I like to see what’s on special, I base my meals around offers if I need to.

5. Get inspired

Use the Woolies magazines, food blogs (ah hem!), browse online recipes, use Instagram, browse your favourite restaurant menus! The options are limitless. Create meals using the ingredients you have already first.

6. Write down your plan

Once you have worked out what you would like to cook, write it down. I use Google drive. Use a pen and paper, a whiteboard, whatever works.

7. Create a shopping list online and set a realistic budget.

Are you within your budget? Excellent. If not, make the necessary changes to your meal plan. Add another vego meal for example. Not enough cash for baby cucumbers this week? Remove them. Buy regular ones. Simple swaps can make all the difference.

8. Refer to your shopping list

During the week keep note of staple items (like coffee, condiments, cleaning products) as they run out.

9. Remember there are no rules

Swap days based on what you feel like, you may only want to plan for 3 days, you may want to plan 2 weeks or 4 weeks! Do what works for you.

10. Spend smart

Use rewards programs and incentives like Cash Rewards (sign up here and receive an additional $10 off your first qualifying purchase over $20). Make your money work for you, these incentives are free and take zero effort, you just need to remember to use them! I use Cash Rewards to receive 5% off every shop. That’s a minimum saving of $500 a year for us. It’s the equivalent of having free groceries at Christmas.

What happens once I have my groceries?

Once I receive my grocery order I don’t prepare much in advance at all. All of my fruit and veg get a wash and are popped in the fridge whole. Some items like watermelon get chopped up, or cabbage gets shredded and put in a container but that’s about it. Because my meals are planned, it takes me no more than 15 minutes at absolute worst to prep dinner. It stops me ever feeling overwhelmed with cooking (I couldn’t do a whole day cook up like I used to but again you’ve got to find what works for you). The variety keeps me feeling inspired and enjoying cooking for what it is.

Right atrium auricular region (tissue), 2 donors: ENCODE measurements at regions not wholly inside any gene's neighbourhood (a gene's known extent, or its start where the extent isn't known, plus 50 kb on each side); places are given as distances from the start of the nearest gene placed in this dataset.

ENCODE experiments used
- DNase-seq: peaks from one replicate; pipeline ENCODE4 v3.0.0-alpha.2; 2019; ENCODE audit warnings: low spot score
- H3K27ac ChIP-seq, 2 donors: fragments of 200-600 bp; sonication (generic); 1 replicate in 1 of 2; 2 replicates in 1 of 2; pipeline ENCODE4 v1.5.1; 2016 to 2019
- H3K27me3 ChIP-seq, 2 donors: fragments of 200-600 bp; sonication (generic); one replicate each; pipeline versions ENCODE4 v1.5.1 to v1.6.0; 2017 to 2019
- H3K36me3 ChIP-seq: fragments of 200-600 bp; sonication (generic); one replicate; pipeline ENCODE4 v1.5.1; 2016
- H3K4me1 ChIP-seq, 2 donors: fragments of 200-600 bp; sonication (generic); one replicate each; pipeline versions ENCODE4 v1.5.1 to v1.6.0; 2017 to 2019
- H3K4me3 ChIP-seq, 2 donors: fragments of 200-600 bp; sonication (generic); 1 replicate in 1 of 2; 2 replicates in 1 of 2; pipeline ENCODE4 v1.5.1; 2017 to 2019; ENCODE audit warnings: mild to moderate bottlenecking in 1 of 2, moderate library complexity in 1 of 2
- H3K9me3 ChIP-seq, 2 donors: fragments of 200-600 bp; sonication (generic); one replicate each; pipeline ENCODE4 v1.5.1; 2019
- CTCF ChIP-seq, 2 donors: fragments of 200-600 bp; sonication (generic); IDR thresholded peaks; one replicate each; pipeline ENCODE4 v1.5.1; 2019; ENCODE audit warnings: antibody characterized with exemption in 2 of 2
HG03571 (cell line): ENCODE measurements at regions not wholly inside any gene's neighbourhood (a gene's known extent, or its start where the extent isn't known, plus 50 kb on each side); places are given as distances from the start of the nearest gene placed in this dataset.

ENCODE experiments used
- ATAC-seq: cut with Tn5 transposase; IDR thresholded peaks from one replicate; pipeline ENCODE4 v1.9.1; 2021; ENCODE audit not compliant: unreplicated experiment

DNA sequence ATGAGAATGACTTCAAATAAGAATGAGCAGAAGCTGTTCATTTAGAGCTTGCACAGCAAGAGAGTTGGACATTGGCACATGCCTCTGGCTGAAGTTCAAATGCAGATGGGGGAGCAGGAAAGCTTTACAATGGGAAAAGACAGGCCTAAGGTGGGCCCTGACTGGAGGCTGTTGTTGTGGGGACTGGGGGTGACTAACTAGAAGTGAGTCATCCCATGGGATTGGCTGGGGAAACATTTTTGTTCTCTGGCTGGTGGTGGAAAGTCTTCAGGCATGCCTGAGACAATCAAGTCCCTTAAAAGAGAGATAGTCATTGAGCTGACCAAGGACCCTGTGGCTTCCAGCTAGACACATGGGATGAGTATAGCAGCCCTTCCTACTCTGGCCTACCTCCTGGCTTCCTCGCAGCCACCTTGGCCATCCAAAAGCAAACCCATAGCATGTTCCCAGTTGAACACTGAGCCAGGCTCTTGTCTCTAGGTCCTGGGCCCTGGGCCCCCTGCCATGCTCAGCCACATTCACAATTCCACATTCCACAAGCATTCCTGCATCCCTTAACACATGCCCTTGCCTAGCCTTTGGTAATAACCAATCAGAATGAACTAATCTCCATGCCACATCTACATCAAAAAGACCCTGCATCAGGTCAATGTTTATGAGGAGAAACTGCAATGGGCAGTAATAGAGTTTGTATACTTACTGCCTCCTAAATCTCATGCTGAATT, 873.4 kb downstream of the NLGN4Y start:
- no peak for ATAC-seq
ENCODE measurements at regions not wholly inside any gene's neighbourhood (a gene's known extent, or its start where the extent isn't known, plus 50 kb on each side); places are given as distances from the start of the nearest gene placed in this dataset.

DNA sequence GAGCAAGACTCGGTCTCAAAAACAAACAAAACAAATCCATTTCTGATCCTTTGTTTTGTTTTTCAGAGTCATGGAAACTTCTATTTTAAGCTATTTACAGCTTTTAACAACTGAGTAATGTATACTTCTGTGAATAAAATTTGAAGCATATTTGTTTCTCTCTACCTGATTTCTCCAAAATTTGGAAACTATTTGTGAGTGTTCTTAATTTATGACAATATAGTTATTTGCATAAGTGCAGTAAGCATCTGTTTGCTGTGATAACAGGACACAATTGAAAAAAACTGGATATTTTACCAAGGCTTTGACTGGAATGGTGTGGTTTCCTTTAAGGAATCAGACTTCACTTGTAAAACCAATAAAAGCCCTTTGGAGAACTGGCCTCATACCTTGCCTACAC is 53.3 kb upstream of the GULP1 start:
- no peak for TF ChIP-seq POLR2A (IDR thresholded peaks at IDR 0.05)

Creating experiences at home

The truth is life changed with kids (in the best possible way but also in a way that meant our lifestyle changed… Newborns as we know aren’t keen on restaurants and I could barely function /stay awake in my first year of motherhood!) It’s been amazing to bring that element of food and enjoyment into our home… it’s empowering to know we are capable of creating wonderful experiences in the comfort of our own kitchens. I know this is basic, especially for you seasoned meal planners out there but I love to learn from the way others organise their homes and hope this was beneficial for you too. It’s time to get planning.

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Nicole The Simple Housewife Bio

About me

I’m Nic, wife and Mum to two little people. I’m based in Sydney, Australia. I created The Simple Housewife to inspire others to buy with intention, eat well with simple ingredients, own less and live more.